Reduce, Reuse, Repair, Recycle, Refuse
OUR VILLAGE, OUR PLANET, OUR FUTURE.
We hear a lot about how we should all be working to reduce what we use of the earth’s natural and non-renewable resources. Some things we can probably do without too much difficulty and every step is worthwhile. The bonus being that as well as protecting the earth’s resources this will also reduce CO2 emissions and so help to slow down climate change.
There are well publicised things like turning off lights and taps, turning down the heating and reducing the volume of baths and the length of showers. These are all important and individual effort does make a big difference.
Then there are more complicated things like reducing food miles which probably also reduces the range of foods available to us. Eating food which is locally grown and in season is usually the most environmentally friendly form of food use plus it helps the local economy.
Reduce waste of anything – food, all purchases, packaging, fossil fuels.
We should lobby suppliers to not use as much packaging and where they need to it should be of recycled and recyclable materials. Or better still we should take our own containers to places like Rugby Unwrapped www.rugbyunwrapped.co.uk or https://coffeeandrefills.com at Flore (not only coffee related items) . Please let YEG know of any others.
Some containers, like that for Carex antibacterial handwash, can be re-used by buying refill pouches which can be recycled eg. at Clifton Primary School. Also online at e.g. Funky Soap Company www.funkysoapshop.com and Fiils https://www.fiils.co/mission Please let YEG know if you come across other examples.
The ultimate aim would be to reduce the amount of all goods that we buy and be selective about what we think we really need.
The mantra of ‘waste not want not’ is valid now as another way of reducing waste.
We might have had enough of an item ourselves but often it is just what someone else needs and the Facebook local village notice boards,
Gumtree http://www.gumtree.com/ and Freecycle https://beta.freecycle.org are ideal for this, as well as passing items on to charity shops etc. eg. British Heart Foundation in Rugby takes furniture and other large items and Age UK at Hunters Lane Recycling Centre take all manor of items.
Food and other containers can be re-used for unwrapped purchases from refill outlets. Some retailers offer reusable non-plastic containers that can be refilled with their products. Have a look at Funky Soap Company www.funkysoapshop.com and Fiils https://www.fiils.co/mission
We may be able to re-use some things ourselves for different purposes eg containers in the garden, fabrics.
Before you throw anything away think about whether it can be repaired. Sometimes Reduce/Re-use can be helped by repairing. Some areas have a local Repair Café. There is one in Rugby, which opens once a month in St. Andrew’s Church: www.facebook.com/RepairCafe/Rugby
Please let YEG know if you come across any other similar facilities locally. Also any less usual items you have had repaired. We cannot recommend repairers but we can list them for people to verify for themselves.
Some items simply cannot be re-used or repaired and where possible these should be recycled. There are more possibilities for this than it at first appears. Not everything can go into our West Northamptonshire Council bins but the list on the Council website is quite extensive: https://www.westnorthants.gov.uk/bin-collection-services/recycling-bin-or-boxes#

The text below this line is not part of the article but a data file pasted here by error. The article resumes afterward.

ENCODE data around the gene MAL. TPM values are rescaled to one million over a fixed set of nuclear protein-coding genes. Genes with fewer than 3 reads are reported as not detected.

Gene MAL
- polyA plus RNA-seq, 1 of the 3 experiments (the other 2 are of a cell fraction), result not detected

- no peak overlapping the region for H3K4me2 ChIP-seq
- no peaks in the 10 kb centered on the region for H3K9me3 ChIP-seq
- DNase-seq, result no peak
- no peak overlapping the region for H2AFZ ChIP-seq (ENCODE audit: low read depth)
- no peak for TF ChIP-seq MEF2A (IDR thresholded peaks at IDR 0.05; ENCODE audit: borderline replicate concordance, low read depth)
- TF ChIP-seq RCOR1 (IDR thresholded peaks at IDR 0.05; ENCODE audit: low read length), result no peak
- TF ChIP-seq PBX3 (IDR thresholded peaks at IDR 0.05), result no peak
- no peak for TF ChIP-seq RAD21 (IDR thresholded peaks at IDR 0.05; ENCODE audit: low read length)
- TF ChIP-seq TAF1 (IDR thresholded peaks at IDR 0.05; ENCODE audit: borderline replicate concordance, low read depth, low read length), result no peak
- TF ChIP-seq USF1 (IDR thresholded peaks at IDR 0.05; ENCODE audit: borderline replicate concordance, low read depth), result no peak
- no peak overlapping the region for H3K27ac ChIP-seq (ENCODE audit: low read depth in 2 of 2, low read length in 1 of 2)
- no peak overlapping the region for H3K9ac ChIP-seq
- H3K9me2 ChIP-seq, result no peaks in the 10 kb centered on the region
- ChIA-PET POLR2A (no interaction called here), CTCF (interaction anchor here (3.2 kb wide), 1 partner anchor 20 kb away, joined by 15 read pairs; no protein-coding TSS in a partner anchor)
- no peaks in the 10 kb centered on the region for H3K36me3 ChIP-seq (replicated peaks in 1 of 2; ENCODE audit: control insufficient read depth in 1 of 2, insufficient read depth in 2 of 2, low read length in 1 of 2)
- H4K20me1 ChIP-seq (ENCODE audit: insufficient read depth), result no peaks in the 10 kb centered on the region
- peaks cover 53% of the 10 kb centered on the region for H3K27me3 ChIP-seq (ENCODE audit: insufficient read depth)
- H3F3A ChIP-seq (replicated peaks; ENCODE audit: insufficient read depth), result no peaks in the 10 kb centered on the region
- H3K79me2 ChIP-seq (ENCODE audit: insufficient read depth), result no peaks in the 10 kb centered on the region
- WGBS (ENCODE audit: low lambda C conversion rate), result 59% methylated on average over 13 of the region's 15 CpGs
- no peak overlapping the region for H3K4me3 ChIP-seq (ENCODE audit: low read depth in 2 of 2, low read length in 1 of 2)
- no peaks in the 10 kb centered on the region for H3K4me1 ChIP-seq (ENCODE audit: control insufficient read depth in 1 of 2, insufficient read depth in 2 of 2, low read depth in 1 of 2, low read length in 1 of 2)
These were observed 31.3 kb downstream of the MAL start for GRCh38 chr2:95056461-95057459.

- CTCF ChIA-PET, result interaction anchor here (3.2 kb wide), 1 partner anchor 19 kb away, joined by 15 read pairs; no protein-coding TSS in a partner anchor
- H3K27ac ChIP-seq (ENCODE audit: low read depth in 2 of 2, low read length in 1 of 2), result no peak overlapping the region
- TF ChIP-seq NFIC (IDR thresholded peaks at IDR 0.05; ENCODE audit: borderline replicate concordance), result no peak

Clifton Primary School PTA recycles crisp packets, terracycle packaging, some cheese wrappers https://www.facebook.com/CliftonprimaryschoolPTA/
Plastic coffee maker pods can be recycled via Podback www.podback.org.
There are now more eco-friendly fuel options for open fires and log burners e.g. Homefire Ecoal which produces less smoke, less C02 more heat and lasts longer than either coal or wood and is made using crushed olive stones, a natural waste product. It is available locally e.g. KG Smith and Son, Hartwell.
There are also ‘logs’ made from coffee waste and other natural and renewable resources.
A website which has lists of local re-cycling centres for numerous items https://www.recyclenow.com
Medicine Blister Packs (those foil and plastic wrappers that pills and tablets come in) can now be recycled from home for free via a scheme sponsored by Aldi https://www.terracycle.com/en-GB/brigades/aldi-uk
Do you ever wonder what happens to our recycling after it leaves Yelvertoft?
The collection lorry takes it to Daventry where it is unloaded and stored until it is loaded onto a larger vehicle (20 tonne capacity) to take it to Norse’s Material Recovery Facility (MRF) in Norwich. There it is sorted into different types (paper, card, plastic etc.) and taken on to processors elsewhere to be made into a commodity for re-use. The first link below shows what happens at the MRF and the second where the material then goes for re-processing.
The use of plastics took off in the 1950s and since then some 9 billion metric tones of plastic products have been produced more than half of which has ended up as waste. In the UK 9.4 million tons of plastic is placed on the market each year of which three quarters becomes waste. As such the UK is a major contributor to the plastic waste problem. Our population is only the twenty second largest in the world but we are the 8th largest producer of plastic waste.
We can all make difference by, where possible, REFUSING to buy single use plastic products and products sold in plastic packaging and looking for alternatives, which can often be found in local shops and refill stores.